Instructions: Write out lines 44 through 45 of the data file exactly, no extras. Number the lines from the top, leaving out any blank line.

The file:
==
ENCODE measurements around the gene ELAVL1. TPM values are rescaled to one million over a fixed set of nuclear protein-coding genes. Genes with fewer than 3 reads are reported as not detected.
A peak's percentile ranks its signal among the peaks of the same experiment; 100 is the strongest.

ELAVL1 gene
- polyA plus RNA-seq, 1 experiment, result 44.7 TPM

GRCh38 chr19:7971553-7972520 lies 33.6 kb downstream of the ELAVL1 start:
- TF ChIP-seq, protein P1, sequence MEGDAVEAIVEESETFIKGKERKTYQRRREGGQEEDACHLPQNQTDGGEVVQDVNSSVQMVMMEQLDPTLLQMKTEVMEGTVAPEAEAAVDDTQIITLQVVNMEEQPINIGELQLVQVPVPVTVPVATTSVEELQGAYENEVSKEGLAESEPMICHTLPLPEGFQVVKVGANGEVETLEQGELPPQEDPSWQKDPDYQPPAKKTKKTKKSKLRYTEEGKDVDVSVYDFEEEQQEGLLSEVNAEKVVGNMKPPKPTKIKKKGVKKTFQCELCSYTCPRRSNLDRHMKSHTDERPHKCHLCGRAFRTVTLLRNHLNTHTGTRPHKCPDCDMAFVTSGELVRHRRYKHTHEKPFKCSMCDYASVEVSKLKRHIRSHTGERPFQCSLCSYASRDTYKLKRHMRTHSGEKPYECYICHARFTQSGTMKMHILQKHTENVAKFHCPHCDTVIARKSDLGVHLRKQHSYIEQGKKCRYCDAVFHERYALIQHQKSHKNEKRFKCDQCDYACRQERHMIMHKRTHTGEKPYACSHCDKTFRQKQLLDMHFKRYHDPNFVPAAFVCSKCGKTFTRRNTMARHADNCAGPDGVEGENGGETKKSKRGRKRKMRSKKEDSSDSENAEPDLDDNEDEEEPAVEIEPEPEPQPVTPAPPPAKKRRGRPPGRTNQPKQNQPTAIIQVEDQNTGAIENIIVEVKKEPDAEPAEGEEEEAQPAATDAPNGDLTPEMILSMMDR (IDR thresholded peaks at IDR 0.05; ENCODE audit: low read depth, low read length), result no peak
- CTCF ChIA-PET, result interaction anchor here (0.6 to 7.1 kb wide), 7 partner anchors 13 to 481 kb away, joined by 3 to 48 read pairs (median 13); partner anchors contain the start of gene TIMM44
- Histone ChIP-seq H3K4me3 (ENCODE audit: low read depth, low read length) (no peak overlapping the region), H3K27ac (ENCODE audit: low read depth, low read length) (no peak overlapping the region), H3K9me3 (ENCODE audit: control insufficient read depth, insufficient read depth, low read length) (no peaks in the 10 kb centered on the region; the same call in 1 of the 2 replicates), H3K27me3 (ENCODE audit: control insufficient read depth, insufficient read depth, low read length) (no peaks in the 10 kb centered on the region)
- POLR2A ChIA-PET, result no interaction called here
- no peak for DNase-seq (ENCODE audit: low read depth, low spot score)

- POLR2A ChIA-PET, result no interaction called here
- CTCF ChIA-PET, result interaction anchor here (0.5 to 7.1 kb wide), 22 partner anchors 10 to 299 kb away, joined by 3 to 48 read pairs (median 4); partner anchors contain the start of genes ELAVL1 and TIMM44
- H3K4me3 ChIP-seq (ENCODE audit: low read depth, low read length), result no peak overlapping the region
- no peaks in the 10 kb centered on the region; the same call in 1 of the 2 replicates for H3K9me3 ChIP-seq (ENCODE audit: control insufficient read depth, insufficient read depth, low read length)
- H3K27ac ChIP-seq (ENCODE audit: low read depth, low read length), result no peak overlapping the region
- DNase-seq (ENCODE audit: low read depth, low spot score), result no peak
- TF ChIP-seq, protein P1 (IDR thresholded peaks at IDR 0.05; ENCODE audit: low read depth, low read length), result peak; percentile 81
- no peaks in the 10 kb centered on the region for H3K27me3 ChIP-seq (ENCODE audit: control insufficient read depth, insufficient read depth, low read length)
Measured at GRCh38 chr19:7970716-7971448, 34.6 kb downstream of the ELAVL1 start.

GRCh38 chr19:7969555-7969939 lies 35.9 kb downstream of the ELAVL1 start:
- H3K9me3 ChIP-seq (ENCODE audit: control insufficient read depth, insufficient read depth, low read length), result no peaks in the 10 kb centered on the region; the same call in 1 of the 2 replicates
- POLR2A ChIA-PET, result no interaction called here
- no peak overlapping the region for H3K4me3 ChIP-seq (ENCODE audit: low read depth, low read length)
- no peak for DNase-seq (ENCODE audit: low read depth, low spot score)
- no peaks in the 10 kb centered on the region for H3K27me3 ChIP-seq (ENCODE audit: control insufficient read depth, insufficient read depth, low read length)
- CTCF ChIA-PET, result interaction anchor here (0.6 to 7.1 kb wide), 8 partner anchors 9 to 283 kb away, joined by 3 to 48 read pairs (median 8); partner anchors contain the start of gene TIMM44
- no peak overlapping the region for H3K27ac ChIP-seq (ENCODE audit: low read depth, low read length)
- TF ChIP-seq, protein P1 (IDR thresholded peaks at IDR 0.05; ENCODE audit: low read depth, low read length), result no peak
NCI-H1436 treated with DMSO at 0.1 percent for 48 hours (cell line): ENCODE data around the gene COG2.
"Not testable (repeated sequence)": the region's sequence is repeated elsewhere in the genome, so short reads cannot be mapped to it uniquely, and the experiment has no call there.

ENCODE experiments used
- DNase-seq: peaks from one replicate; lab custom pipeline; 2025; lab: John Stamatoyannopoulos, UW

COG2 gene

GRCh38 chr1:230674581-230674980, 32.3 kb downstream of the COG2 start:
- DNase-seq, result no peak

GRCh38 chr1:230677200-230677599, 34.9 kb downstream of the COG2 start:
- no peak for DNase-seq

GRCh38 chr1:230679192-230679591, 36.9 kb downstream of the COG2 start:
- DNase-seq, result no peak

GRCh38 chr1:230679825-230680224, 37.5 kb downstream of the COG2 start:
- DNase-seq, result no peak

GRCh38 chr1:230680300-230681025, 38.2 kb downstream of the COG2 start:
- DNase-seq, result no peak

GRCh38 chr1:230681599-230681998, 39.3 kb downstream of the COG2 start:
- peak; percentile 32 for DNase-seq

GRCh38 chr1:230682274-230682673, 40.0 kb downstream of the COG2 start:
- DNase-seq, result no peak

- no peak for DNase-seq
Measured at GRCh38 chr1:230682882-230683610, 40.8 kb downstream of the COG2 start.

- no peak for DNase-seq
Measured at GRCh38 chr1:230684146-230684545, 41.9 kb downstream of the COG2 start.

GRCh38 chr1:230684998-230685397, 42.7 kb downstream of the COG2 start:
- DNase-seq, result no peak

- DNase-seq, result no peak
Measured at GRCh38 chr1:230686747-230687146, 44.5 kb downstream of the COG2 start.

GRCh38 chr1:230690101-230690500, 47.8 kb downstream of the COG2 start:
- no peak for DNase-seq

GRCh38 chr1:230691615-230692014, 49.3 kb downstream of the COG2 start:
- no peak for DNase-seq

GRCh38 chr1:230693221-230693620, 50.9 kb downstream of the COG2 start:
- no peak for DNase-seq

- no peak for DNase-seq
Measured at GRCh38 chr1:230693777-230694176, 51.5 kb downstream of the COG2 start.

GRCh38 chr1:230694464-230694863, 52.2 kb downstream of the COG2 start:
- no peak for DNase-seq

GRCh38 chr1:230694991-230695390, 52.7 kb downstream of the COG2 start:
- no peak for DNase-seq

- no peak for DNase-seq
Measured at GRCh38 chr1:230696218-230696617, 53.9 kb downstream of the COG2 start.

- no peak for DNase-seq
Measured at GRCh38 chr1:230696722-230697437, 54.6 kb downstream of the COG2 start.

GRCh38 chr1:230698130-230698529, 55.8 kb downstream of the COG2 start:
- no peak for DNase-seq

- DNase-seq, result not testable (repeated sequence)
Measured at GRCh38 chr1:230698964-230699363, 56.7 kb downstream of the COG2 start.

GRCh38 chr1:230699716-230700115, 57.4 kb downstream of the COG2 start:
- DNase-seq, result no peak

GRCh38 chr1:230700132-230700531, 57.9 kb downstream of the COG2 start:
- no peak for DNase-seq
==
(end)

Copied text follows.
GRCh38 chr1:230681599-230681998, 39.3 kb downstream of the COG2 start:
- peak; percentile 32 for DNase-seq